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Frederick Co.’s Boyer is moving forward in tough times

With the objects of its doting less responsive during these days of economic malaise, Frederick County is following in the footsteps of many frustrated suitors — it’s going speed dating.

Laurie M. Boyer, the county’s economic development director, will travel to California this week with counterparts from across the country for two days of quick interviews with companies each hopes to bring back home.

“It’s a very compressed, two-day, speed-dating prospect call mission,” she said during a recent interview with The Daily Record. “Hopefully we’ll get a couple wins out of it.”

The trip is the first of its kind for Boyer, who has seen the recession and disappointing recovery sap resources from economic development agencies at a time when the job-creation mission they provide is at the top of many, if not all, county and state to-do lists.

“It’s definitely a challenging time, but I don’t think it’s an insurmountable time for us,” said Boyer, who is also president of the Maryland Economic Development Association.

The association turns 50 this year and is holding a series of events across the state this week to highlight its achievements and foster more partnerships among businesses and state and local agencies.

Boyer, 44, said the focus of “Economic Development Week” will be on showing the importance of economic development to the public and to the lawmakers who shape agency budgets every year as well.

“I think in this type of an economy, it’s even more important to have economic developers out there who are leading the charge for your state,” she said. “If we just sit down and say, ‘Well nobody is doing anything right now so we’re just going to stop doing what we do,’ then everything stagnates and nothing happens.”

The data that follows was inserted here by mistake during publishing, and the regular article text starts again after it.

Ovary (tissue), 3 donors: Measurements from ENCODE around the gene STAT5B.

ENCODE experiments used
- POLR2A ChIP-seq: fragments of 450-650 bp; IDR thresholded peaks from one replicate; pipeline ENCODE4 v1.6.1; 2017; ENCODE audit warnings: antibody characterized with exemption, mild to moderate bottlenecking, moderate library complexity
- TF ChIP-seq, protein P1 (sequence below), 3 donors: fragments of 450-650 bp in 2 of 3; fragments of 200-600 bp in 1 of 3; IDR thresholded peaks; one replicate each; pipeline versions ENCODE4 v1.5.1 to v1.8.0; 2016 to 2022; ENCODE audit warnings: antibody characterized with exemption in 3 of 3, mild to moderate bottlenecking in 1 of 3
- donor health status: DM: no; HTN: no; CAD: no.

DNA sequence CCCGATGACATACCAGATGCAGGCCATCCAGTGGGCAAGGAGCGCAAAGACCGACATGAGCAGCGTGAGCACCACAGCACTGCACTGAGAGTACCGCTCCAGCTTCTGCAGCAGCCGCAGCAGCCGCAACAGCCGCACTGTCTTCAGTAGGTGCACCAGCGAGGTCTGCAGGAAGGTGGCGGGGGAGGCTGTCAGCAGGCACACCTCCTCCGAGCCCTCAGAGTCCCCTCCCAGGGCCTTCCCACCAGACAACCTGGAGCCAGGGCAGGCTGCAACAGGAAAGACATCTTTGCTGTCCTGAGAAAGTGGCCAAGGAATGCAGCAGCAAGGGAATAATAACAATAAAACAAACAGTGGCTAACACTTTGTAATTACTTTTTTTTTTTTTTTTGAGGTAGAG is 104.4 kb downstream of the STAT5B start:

Stagnation has re-emerged as a very real threat for the economy in recent months. The state’s unemployment rate dropped consistently through the first four months of the year — the 6.8 percent in May and June was the lowest since March 2009 — but has climbed through the summer. In August, 7.3 percent of Marylanders were without work.

With elected officials in Washington, D.C. deadlocked on both budget-cutting and economic stimulus legislation, businesses are putting moves and expansion plans on ice.

“The uncertainty we have right now in the economy is making everybody a little hesitant about pulling the trigger on new projects,” Boyer said. “Two years ago, everybody said by last year we’ll be out of the recession. That hasn’t quite panned out for us. Now people are saying it’s going to be another year, or three years, or 10 years.”

Economic development departments are cobbling together financing for small businesses that struggle with finding loans on the open market, Boyer said. Declining home values have left many without the collateral they need to secure bank loans.

Larger businesses have become more concerned with government regulations, she said, and seek help navigating permitting processes for projects that they would have, in better times, tackled on their own.

“That’s a big thing that we’re hearing from companies right now, that ‘I’ll grow and expand, but you have to help me through this process and make it easy for me to do everything that I need to do,’” Boyer said.